The hard sell of global warming explained
The cargo cult is a system of belief based around the expected arrival of ancestral spirits in ships bringing cargoes of food and other goods, according to the Merriam-Webster Dictionary.
Sophisticated people also fall prey to such confusion.
Consider global warming, which connects the rise in atmospheric carbon dioxide to any and all hot days.
On Friday, the Intergovernmental Panel on Climate Change in its fifth report finally admitted the climate is not working the way their computer models predicted.
There has been no hockey stick spike in world temperatures since 1998.
Instead we are experiencing global samening, even as carbon dioxide has risen to a whopping 0.04 percent of the atmosphere.
"Many governments are demanding a clearer explanation of the slowdown in temperature increases since 1998," reported the BBC ahead of the official release of this report.
Skeptics laughed, most notably Richard Lindzen, a professor of meteorology at the Massachusetts Institute of Technology.
"I think that the latest IPCC report has truly sunk to level of hilarious incoherence," Lindzen wrote.
"They are proclaiming increased confidence in their models as the discrepancies between their models and observations increase."
Physicist Richard Feynman predicted this nonsense nearly 40 years ago in a commencement speech at Cal Tech.
"We've learned from experience that the truth will come out," Feynman said.
"Other experimenters will repeat your experiment and find out whether you were wrong or right. Nature's phenomena will agree or they'll disagree with your theory.
"And, although you may gain some temporary fame and excitement, you will not gain a good reputation as a scientist if you haven't tried to be very careful in this kind of work.
"And it's this type of integrity, this kind of care not to fool yourself, that is missing to a large extent in much of the research in Cargo Cult Science."
However, global warming has never been about science but always about politics, which is why an economist and not a scientist heads the IPCC.
The tactics of proponents of this junk science are straight from the Rules for Radicals outlined by Saul Alinsky more than 40 years ago.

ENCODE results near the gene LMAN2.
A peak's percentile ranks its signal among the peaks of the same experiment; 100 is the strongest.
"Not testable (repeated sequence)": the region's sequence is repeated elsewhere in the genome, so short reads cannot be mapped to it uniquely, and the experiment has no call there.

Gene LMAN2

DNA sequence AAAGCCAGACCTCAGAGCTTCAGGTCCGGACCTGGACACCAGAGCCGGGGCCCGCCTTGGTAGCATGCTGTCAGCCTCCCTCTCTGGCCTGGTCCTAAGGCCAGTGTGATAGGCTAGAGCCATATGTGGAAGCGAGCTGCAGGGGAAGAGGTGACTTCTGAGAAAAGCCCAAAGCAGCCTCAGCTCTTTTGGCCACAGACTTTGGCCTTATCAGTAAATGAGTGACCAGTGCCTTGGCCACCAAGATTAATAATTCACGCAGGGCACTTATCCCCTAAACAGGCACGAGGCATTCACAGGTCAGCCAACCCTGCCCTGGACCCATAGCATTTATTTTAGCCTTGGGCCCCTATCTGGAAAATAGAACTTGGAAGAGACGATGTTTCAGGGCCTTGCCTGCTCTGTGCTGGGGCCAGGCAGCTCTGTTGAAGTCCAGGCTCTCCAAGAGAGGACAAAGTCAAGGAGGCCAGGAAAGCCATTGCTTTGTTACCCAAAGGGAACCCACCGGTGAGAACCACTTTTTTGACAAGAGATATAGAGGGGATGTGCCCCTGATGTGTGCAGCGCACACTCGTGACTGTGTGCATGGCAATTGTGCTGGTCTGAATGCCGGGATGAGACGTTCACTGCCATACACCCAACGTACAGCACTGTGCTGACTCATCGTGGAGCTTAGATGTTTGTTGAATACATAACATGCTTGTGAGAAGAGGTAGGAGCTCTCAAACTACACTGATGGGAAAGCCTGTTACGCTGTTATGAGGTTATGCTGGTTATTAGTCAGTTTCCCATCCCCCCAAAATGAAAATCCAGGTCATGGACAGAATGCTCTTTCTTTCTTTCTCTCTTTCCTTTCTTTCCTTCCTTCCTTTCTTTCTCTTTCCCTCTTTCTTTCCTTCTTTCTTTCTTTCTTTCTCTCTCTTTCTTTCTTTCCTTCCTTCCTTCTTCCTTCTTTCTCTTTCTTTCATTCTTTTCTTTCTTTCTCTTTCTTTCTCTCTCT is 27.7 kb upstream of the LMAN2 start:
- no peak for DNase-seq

Alinsky inspired fellow Chicagoan, Bill Ayers, the terrorist who later became a tenured professor who launched the political career of a community organizer named Barack Obama.
All 12 rules apply, but most applicable are Rules No. 3 ("Whenever possible, go outside the expertise of the enemy") and No. 5 ("Ridicule is man's most potent weapon").
Rule No. 3 is why radicals selected global warming as the vehicle to bully the world into adopting their changes.
Schools have eased on their requirements for science decades ago, obviously dropping instruction on photosynthesis, which is how plants convert water and carbon dioxide into the carbohydrates that are the basis of all but a fraction of a percent of life on this planet.
Under Rule No. 5, proponents label skeptics as deniers, and heap scorn upon any skeptic who dares go public with his doubts.
But as Feynman said, the truth will come out; one after another, the predictions of the Al Gore crowd have fallen.
Three record snowstorms in Washington alone have undermined the prediction that snow will disappear.
Also, hurricanes are becoming less frequent and less powerful.
Polar bears are growing in number and now show the classic signs of overpopulation, including smaller bodies and moving outside of their usual habitat as the competition for food intensifies.
Which explains why the IPCC released its fifth assessment report late Friday, when officials dump cargoes of bad news.
Surber may be emailed at email@example.com